To further elaborate – I was constrained by word/space requirements, naturally – I was overall a big fan of the book. That being said, I do think that I preferred The Rehearsal to The Luminaries – and perhaps that’s just my genre preferences coming through, not to mention 300 and something pages verses over 800 – but given that The Rehearsal is possibly my favourite conventional ‘contemporary fiction’ book, that’s a difficult honour to top. So many authors these days are either good story makers or good writers (especially the former) – but not necessarily both. Eleanor Catton is, most assuredly, both of these things. There’s always a storyline to weave the beautiful language around, rather than just to exist for beautiful language’s sake (for which there is a time and a place, but I’d argue that’s something that should generally be reserved for poetry and short prose rather than a fully fledged novel).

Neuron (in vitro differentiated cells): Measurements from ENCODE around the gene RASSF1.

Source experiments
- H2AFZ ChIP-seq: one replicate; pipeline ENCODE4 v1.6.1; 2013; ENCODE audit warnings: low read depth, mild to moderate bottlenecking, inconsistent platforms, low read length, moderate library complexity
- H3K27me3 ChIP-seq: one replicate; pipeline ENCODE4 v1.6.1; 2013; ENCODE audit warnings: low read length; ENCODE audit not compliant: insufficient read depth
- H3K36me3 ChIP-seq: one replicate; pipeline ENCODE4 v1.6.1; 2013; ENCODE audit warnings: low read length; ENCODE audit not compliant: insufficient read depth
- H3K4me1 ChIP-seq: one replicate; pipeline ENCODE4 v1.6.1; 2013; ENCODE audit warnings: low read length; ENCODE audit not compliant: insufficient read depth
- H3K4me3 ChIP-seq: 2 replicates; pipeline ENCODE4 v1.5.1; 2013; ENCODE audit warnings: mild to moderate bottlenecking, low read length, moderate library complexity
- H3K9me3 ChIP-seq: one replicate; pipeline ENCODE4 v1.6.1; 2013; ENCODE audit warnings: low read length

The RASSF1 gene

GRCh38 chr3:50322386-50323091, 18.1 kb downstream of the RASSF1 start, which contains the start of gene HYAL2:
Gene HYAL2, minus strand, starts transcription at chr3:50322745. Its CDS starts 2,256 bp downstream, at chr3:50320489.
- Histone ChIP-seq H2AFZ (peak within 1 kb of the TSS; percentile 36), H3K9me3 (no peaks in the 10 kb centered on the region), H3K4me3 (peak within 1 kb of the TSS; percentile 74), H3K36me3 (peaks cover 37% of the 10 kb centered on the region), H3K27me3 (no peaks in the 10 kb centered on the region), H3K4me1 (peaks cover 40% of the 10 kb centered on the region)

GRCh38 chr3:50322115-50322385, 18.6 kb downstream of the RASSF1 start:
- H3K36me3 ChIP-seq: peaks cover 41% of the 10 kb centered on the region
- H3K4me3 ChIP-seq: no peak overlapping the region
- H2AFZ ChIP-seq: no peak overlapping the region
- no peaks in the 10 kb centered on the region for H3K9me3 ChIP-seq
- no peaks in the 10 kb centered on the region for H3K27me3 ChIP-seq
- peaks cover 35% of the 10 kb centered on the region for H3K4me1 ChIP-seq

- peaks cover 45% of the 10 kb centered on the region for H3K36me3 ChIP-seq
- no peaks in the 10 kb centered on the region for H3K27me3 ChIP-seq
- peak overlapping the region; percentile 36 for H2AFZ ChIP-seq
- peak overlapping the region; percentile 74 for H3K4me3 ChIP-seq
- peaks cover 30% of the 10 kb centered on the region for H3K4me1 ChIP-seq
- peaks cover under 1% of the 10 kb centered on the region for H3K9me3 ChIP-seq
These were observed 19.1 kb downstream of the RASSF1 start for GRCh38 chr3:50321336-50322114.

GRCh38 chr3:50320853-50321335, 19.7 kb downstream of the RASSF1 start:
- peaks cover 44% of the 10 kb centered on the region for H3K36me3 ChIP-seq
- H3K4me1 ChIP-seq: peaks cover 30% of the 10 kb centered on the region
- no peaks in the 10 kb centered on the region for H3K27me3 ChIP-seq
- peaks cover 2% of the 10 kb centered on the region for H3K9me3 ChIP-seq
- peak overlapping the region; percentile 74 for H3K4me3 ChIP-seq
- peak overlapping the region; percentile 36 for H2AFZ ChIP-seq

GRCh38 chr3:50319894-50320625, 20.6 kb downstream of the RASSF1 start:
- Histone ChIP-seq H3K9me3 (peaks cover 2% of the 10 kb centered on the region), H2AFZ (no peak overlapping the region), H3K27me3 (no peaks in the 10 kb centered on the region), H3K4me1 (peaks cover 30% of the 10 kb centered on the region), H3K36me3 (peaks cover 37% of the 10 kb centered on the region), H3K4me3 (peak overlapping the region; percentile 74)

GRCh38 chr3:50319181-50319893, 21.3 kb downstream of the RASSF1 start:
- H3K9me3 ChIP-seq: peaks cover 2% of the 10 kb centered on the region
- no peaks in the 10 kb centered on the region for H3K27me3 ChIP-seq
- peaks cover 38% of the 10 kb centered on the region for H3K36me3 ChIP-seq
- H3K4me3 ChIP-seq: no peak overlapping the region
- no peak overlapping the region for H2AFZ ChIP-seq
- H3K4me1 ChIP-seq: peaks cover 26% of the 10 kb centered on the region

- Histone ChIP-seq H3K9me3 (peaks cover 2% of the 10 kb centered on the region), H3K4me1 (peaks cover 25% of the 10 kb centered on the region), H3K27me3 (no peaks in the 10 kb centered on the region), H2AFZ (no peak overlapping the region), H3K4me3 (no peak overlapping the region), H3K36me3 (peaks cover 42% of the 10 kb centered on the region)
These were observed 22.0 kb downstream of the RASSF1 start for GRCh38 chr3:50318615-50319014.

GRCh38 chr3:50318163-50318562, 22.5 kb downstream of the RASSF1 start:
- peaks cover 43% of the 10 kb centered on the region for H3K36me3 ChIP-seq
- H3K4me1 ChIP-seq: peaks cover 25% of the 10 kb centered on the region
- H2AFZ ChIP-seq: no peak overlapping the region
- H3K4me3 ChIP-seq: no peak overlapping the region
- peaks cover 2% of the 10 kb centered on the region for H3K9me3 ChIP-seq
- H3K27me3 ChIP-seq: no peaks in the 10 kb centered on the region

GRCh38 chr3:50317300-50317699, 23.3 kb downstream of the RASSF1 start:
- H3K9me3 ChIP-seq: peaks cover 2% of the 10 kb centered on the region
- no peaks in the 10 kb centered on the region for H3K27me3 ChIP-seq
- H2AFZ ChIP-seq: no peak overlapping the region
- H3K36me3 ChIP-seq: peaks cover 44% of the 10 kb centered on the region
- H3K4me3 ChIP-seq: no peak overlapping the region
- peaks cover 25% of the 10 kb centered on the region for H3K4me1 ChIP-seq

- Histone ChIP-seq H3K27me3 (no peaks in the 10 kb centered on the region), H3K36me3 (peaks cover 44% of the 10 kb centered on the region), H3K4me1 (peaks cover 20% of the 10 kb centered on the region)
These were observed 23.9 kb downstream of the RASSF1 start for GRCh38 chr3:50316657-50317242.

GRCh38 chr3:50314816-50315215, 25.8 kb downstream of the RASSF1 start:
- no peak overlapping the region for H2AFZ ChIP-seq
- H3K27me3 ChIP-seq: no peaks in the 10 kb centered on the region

Back to the story itself though – one of my favourite aspects of the novel, beyond the overarching story and the writing, was the character development. No character was truly left unexplored – and virtually every man and woman had some varied shades of morality in them – except, perhaps, for the villainous Francis Carver, who was pretty much straight up nasty.